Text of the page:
From the Black sea to the White sea, or How many seas is Russia washed by

Fighting for maritime borders

This dispute arose not from scratch. In all ages, countries that had water boundaries were in an advantageous position. The military and merchant fleet, fisheries, border protection, rich ports, regularly supplied hard cash to the treasury - these are just some of the advantages of access to the sea. Up until the end of the nineteenth century, one of the most honorable and desirable titles for many such states was the recognition of their "Lady of the Sea". Starting from the 15th century, Spain, Portugal, Holland, England, Russia fought for the title, and after that Germany came to the world stage too late. The struggle for the seas of Russia was very difficult. Only under Peter the Great, the once lost Baltic returned to us. And Russia was able to rejoin the Black Sea only a half century later, under Catherine the Great. And the struggle for it with its closest neighbors until the XX century was very fierce. This can be understood just by looking at the numerous memorials on the Black Sea coast. Such, for example, as a monument to the dead sailors in Sevastopol.

What's the catch?

It would seem that answering the question of how many seas are washing Russia is very easy: it’s enough to open the map and carefully examine it. But ... Here lies the stumbling block. Scientists have been arguing about the number of maritime borders of Russia for decades. How many of them? 12? Or is it still 13? And maybe even 14?

The whole difficulty lies in what is considered the seas. But the world scientific thought still cannot reach agreement on this issue. In general, the very concept of “sea” is rather vague. For example, the Mediterranean includes the Aegean, which is separated only by the irregularities of the bottom, and the Arctic Ocean is divided along the coast of Russia into a good ten seas. And there is in fact also colloquial designations. “Ladoga Sea”, “Glorious Sea - Sacred Baikal”.

According to the hydrologists

And yet, what is called the sea in scientific circles?

1) This is the name of a part of the World Ocean, separated from it by land or an underwater mountain range, but having a connection with it. This classification is most common. It includes most of the famous seas. But in this case, the question remains of the “internal seas”, which are not connected with any ocean at all.

2) According to the second tradition, the sea is considered to be any large salt water reservoir, regardless of whether it has access to the ocean or not.

These disagreements are one of the reasons why scientists cannot agree in any way on how many seas wash Russia. Should the Caspian Sea and the Aral, which currently have no connection with the oceans, be considered as such? Or let them be attributed to salt, but still lakes?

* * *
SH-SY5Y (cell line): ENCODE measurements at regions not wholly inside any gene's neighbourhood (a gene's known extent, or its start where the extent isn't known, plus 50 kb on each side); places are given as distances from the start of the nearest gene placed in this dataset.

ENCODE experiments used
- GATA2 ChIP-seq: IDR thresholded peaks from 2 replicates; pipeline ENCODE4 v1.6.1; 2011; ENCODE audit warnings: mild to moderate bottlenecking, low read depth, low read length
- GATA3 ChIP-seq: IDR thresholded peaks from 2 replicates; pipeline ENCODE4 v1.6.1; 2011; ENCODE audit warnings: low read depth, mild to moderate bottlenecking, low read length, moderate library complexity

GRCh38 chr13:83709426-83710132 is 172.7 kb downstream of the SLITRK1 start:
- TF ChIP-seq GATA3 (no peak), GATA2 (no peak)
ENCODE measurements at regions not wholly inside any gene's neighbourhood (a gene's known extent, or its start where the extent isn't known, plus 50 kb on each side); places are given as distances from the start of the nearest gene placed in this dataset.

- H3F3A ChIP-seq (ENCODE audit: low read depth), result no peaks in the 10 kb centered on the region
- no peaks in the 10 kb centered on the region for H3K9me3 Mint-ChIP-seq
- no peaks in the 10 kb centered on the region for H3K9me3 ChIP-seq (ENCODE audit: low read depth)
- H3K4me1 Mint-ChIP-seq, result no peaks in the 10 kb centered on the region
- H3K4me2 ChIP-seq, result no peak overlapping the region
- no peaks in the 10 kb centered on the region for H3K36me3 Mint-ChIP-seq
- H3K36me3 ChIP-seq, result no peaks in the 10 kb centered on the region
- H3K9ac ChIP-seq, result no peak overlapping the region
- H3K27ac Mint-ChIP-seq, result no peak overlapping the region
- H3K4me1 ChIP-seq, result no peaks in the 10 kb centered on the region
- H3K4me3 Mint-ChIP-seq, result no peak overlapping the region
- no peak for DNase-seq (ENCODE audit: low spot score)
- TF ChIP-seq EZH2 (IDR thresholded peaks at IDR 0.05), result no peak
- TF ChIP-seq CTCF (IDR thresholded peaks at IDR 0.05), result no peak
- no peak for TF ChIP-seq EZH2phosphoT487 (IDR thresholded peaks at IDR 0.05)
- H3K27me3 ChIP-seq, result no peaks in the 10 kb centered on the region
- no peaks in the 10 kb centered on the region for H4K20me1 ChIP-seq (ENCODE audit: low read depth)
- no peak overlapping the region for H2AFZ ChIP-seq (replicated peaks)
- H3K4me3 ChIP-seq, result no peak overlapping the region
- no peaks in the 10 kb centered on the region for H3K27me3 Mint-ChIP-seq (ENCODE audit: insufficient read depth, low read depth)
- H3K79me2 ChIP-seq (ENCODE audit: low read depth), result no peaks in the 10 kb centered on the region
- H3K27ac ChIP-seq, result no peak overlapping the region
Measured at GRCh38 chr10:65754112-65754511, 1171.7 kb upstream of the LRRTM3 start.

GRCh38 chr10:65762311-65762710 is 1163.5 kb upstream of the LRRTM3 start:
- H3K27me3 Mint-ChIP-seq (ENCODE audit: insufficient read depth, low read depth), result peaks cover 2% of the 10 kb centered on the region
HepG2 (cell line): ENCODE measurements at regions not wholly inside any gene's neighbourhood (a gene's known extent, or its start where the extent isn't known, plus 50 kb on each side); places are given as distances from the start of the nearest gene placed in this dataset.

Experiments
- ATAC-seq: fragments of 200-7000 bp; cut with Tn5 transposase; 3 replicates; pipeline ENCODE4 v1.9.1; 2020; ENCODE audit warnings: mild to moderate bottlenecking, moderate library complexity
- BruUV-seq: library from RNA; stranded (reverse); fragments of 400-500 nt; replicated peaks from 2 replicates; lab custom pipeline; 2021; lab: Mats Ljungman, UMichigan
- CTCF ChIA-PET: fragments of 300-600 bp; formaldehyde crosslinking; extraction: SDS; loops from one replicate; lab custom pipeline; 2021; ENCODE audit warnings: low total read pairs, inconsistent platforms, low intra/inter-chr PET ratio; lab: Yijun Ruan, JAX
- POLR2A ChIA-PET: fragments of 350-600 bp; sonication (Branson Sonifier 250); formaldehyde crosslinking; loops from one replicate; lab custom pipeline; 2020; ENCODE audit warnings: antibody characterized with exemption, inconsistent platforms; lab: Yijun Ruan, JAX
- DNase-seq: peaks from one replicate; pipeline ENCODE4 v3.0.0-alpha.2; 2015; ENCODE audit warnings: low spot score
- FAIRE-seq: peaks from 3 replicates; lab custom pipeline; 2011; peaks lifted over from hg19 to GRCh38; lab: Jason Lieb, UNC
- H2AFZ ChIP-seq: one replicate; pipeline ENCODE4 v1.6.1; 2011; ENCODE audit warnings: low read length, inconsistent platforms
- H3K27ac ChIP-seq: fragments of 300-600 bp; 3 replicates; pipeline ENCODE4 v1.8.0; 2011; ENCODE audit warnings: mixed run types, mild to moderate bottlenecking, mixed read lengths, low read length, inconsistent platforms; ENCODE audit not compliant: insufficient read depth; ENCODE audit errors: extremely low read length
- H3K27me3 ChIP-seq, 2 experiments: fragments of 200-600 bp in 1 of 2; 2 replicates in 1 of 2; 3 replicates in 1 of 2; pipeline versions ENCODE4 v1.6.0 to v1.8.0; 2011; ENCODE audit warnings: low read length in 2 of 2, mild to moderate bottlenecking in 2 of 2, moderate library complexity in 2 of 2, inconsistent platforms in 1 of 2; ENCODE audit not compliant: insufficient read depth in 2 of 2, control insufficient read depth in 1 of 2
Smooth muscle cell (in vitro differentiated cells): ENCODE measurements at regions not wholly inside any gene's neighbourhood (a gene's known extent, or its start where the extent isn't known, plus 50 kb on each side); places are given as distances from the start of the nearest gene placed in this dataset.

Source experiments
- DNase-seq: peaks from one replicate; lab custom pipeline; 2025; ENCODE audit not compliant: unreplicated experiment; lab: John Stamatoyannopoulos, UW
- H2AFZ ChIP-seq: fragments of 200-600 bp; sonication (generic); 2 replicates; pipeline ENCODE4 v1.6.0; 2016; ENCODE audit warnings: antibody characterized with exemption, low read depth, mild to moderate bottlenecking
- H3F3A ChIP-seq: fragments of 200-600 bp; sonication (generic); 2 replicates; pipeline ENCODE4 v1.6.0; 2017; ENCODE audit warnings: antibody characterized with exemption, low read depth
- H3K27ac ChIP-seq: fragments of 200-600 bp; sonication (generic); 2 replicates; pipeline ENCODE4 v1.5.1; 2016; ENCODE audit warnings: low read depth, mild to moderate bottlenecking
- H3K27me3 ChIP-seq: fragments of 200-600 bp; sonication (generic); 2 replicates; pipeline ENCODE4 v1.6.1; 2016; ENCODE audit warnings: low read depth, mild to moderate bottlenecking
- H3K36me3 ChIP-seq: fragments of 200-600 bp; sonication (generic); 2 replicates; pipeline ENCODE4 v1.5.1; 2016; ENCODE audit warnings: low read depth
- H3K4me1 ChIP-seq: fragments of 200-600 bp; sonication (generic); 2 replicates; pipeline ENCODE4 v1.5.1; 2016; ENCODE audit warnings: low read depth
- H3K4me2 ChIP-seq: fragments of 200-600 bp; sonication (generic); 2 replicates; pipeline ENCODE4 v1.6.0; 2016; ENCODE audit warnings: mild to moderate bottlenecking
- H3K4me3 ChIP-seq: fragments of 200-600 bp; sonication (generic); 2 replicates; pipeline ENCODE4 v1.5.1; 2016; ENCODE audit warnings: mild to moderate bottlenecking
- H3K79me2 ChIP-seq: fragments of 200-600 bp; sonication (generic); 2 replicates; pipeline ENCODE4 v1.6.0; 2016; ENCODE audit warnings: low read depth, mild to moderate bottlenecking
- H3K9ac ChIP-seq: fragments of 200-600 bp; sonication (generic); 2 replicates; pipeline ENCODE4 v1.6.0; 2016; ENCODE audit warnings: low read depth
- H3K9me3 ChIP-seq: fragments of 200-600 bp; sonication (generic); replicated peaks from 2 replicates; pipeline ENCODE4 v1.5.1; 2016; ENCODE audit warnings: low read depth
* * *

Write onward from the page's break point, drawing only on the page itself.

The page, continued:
Water borders on a country map

The map shows impartially how many seas are washing Russia, and their names. We consider. In the south - the Black and Azov Seas. Unfortunately, it is not known how long the latter will maintain its status. Now it is growing shallower, its maximum depth barely reaches 20 meters. So, perhaps, soon we will be poorer by one sea.

In the north, our country is washed at once by 7 seas, which belong to 2 oceans. Baltic - to the Atlantic. Barents, White, Kara, Laptev, East Siberian and Chukotka - to the Arctic.

In the east, we border the United States and Japan with the Bering, Japanese and Okhotsk seas, which belong to the Pacific Ocean.

Disputed Seas

Thus, it turns out everything. But here again the question of how many seas are washing Russia rises to its full height. It turns out that there are 3 more water objects, whose status is still questionable.

Caspian. Like many seas of Russia, it belongs to the Atlantic Ocean, but only nominally. The fact is that it has no direct correlation to them. The Caspian is a fragment of those times when the salt waters of the ancient Tethys ocean splashed on the site of present-day Siberia and China. Now the Caspian Sea is endless, and only the commonness of the animal and plant worlds reminds of its connection with the Atlantic. For many years geographers could not agree on whether it could be considered the sea by definition or should be ranked among the class of salt lakes. However, the status of the sea has recently been officially returned to the Caspian.

Pechora. Another stumbling block. It is formed by irregularities in the water relief and, strictly speaking, is only the coastal part of the Barents Sea, at the confluence of the Pechora River. Despite the fact that some scientists refuse to allocate it as a separate object, it is officially present on the map of Russia.

Aral. Speaking objectively, the question of it has long been considered closed. A few decades ago there was a heated debate about this drying up drainage reservoir. Like the Caspian, it has no connection with the ocean; moreover, due to the shallowing of the rivers that feed it, the Amudarya and the Syr Darya, it retreats every year. And despite the fact that many habitually call the Aral Sea, legally it is a salty drainless lake.

On this table you can see how many seas wash our country.

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